9. #9
    Join Date
    Sep 2009
    Location
    jersey
    Posts
    174

    Default Re: Water pipes bonded to grounding rod

    The requirements for ss gas lines are a bit confusing and I think there will be some changes to it in the next cycle, and this isnt something I am very familiar with so..

    Is it required to be bonded to the GEC loop or only required to bond between the ss gas line and the appliances it serves? (I wonder what the manufacturer says)

    I was under the impression that we are NOT supposed to bond it to the GEC because that would in effect make it an intrinsic part of the GEC loop. (sees likea bad idea to me, the possability of a fault current on a gas line?) However eliminating a difference in voltage potential between he gas line and appliance would prevent any possable arc.

    I guess I am looking for clarification on wether it is to be grounded or bonded.

    Are we getting books out again?

    OP, if the nuetral is bonded to the gec in the main disco outside (as it should be) then be certain the grounds and nuetrals are seperated in the sub panel inside. Use 2 rods 6 foot apart, outside and run the waterpipe bond to a point as close to that 5' requirment as you can, then jump out anything that could create a differnce in potential, such as hw heater, water meter (even if it is outside) any sections of pvc pipe or fittings, water softener, and I would even go as far as jumping the hot and cold and a secondary point such as under a sink or behind the washer (while this may possably reduce any likelyhood of any difference in potential the real reason to do it is to show an improvement over existing), while this wont exactly meet todays minimum requirement it should be acceptable as an improvement to what is existing. IMO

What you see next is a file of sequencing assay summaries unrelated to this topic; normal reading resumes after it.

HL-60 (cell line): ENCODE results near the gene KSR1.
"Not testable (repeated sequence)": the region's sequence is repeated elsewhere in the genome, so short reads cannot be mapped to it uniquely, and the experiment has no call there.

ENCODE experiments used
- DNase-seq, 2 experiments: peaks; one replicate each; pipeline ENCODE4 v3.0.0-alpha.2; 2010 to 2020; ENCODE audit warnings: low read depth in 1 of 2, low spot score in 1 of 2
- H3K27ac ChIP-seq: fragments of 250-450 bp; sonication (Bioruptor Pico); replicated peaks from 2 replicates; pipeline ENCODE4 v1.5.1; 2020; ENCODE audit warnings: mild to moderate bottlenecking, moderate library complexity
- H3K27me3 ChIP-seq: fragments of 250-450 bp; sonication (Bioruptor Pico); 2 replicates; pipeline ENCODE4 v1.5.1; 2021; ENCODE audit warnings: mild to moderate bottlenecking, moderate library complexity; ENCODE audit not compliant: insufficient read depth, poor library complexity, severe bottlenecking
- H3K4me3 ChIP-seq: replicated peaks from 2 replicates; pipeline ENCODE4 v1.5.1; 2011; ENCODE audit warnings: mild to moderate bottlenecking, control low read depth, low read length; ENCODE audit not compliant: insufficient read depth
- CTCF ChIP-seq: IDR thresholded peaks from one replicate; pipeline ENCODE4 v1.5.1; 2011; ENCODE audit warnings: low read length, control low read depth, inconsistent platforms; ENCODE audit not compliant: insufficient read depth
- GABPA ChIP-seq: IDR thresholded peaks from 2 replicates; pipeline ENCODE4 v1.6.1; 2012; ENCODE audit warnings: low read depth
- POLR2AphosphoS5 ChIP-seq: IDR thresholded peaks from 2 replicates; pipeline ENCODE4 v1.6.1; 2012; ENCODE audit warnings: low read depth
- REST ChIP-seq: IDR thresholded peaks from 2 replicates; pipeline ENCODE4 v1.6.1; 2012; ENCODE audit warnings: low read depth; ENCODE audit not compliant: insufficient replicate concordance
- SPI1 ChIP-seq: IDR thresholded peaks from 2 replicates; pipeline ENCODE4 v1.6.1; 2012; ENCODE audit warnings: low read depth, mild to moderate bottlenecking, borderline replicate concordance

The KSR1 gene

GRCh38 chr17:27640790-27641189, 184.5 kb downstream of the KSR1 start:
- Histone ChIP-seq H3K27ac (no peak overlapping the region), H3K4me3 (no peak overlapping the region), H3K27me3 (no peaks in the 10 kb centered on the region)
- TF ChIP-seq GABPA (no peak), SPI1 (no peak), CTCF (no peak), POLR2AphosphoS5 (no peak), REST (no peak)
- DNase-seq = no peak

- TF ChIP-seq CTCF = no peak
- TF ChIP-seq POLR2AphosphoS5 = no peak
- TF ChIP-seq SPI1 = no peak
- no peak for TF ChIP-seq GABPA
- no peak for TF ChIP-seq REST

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  10. #10
    Join Date
    Jun 2007
    Location
    Shamokin, Pa.
    Posts
    645

    Default Re: Water pipes bonded to grounding rod

    Quote Originally Posted by Timothy Miller View Post
    Howdy one last time. Some locals do not allow bonding to gas lines so opsee i should of suggested you check with the local electrical inspector....
    Is the reason for the bonding so close to water main line entrance that a short will run to ground in a millisecond if bonded within 5 foot of entrance verses running threw allot of plumbing to ground otherwise?
    Nice one about the millisecond !!!!
    The reason the bonding must be so close to the main line entrance is keeping Joe Handyman honest. Say the water main is broken in an accident, Joe H runs in with PEX and Sharkbites to the rescue. Well the water problem is quickly fixed, but the water main grounding is lost in the process.